3.2. Variations of Serration Amplitude

It has been shown that the solute concentration around arrested mobile dislocations is dependent on both strain and strain rate, and the dependence can be described by the following equation [23]:𝐶=𝐶0𝐾1+2exp𝑄𝑚𝜀/𝑘𝑇𝑚+𝛽̇𝜀2/3,(1) where 𝐶 is the solute concentration around arrested mobile dislocations, 𝐶0 is the solute concentration in matrix, 𝐾2 is constant, 𝑄𝑚 is the activation energy for the onset of the serrated flow, 𝑚 and 𝛽 are materials constants related to vacancy concentration and mobile dislocation density, respectively, and 𝑘𝑇 has its usual meaning. Based on this equation, it is easy to know that the higher the solute concentration around the dislocations, the more intense the interaction between solute atoms and arrested dislocations is, and the larger stress required to overcome obstacles will be. Under a fixed temperature, strain and strain rate are the only two variables. Therefore, from (1), it can be demonstrated that, when the strain rate is fixed, the solute concentration will increase dramatically with increasing strain and Δ𝜎 will be enhanced correspondingly. However, when the strain rate is raised, the diffusing process of solute atoms will possibly be slowed down and the concentration of solute atoms in the vicinity of arrested dislocations will be lowered; therefore, the pinning effect of solute atoms will be appreciably reduced and values Δ𝜎 will be decreased as a corollary.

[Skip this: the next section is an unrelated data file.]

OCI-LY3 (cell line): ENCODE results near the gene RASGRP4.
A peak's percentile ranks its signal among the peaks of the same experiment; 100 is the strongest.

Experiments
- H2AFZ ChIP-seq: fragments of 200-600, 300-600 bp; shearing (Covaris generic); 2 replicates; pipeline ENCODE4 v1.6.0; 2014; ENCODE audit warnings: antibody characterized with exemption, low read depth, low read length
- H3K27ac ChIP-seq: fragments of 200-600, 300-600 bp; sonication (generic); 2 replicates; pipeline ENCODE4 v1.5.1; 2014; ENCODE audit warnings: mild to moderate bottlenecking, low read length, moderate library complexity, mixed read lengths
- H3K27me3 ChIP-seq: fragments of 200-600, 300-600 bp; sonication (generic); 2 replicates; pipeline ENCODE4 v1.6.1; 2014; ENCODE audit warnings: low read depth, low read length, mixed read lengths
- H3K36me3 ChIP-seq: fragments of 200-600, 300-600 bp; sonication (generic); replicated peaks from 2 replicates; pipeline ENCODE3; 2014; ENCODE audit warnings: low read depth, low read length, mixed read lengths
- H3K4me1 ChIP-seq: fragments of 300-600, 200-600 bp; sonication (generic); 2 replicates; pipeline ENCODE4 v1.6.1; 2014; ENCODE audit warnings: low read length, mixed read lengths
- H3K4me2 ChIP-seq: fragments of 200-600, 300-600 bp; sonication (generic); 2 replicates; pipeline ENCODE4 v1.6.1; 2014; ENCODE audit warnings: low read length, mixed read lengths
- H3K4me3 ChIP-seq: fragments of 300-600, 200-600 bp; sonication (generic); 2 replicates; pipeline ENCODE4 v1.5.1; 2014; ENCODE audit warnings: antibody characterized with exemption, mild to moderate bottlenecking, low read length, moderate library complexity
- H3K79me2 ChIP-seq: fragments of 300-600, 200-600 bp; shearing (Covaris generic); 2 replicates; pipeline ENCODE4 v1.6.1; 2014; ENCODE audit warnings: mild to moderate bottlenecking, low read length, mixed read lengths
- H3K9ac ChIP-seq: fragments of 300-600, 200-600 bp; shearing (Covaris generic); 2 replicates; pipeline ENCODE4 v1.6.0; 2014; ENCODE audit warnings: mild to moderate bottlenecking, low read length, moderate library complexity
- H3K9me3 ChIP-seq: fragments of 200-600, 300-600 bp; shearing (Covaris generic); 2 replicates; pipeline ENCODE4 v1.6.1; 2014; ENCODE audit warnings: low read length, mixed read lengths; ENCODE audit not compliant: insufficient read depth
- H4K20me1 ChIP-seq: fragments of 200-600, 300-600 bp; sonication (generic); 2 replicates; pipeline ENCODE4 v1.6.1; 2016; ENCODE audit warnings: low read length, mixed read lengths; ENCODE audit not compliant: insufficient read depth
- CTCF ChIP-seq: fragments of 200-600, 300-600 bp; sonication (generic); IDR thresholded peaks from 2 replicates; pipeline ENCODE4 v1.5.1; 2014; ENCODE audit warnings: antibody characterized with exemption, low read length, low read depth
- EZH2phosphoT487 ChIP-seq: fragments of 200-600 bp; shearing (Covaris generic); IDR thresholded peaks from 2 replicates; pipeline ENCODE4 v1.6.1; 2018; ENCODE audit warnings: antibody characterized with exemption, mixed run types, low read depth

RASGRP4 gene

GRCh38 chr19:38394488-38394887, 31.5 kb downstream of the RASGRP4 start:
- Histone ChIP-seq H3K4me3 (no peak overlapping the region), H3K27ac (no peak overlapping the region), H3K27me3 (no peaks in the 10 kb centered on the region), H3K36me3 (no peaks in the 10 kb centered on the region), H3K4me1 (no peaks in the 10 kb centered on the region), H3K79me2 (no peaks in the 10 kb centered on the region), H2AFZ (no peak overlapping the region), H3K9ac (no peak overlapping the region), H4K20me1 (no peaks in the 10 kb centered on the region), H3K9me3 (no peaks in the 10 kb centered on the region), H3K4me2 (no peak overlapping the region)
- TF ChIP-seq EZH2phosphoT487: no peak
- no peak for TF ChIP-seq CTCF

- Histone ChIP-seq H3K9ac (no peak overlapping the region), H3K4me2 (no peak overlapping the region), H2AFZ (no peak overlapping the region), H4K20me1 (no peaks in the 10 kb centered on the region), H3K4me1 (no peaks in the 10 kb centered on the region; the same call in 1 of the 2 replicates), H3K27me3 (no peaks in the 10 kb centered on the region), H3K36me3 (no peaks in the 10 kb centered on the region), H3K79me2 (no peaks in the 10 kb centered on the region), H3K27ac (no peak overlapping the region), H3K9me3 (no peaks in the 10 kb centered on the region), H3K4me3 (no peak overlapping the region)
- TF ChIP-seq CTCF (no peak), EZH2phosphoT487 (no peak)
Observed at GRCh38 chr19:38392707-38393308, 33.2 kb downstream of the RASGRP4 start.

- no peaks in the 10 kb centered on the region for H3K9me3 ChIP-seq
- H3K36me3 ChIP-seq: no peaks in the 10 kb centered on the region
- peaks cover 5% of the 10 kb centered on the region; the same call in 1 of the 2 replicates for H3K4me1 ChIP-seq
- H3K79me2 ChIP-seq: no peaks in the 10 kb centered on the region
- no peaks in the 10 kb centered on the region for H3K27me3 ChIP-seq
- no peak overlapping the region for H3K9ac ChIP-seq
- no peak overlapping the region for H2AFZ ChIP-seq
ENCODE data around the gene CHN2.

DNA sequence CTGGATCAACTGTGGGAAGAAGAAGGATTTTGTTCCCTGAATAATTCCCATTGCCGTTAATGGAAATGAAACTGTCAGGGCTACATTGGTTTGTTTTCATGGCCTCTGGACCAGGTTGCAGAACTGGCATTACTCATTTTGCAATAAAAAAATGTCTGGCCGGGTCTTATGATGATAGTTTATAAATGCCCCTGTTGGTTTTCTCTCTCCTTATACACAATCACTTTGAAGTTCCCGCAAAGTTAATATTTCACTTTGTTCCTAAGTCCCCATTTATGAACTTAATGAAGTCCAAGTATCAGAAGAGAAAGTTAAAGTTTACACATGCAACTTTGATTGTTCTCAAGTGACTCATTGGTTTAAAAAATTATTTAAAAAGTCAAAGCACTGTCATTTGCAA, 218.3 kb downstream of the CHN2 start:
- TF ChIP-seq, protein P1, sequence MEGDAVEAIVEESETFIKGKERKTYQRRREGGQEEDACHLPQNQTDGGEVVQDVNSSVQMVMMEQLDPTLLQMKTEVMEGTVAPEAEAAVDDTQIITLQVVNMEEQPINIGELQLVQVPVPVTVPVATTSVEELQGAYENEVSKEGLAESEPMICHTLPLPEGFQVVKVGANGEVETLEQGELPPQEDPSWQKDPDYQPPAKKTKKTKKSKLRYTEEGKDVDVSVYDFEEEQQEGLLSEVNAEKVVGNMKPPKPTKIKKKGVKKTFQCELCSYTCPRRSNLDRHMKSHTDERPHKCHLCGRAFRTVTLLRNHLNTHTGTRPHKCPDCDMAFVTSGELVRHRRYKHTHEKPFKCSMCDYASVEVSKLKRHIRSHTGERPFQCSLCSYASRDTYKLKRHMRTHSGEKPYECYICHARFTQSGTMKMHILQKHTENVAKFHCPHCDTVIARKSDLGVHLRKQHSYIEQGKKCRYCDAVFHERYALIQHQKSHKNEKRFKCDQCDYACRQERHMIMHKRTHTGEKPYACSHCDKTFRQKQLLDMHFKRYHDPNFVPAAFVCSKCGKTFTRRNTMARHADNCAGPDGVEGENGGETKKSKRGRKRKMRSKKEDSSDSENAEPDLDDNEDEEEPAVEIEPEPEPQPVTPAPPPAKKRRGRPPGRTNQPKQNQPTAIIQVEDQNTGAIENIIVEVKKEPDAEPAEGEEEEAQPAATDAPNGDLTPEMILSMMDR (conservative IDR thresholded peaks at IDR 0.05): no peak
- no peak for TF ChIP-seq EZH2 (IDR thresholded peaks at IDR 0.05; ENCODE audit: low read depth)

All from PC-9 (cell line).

Another point that needs to be noted is that Δ𝜎 is measured to be constant at large plastic strains. At such strains the deformation may have reached the stage of slow work hardening (stress plateau) where dislocation annihilation and rearrangement become substantial and the rate of generation of vacancies may not be as fast as that of in the rapid work-hardening stage. As a result, the diffusion process of Al and Li atoms through vacancies might be reduced, and the concentration of solute atoms around the arrested dislocations will be diluted. Accordingly, the pinning effect of solute atoms could become independent on the strain and the value of Δ𝜎 would remain almost unchanged.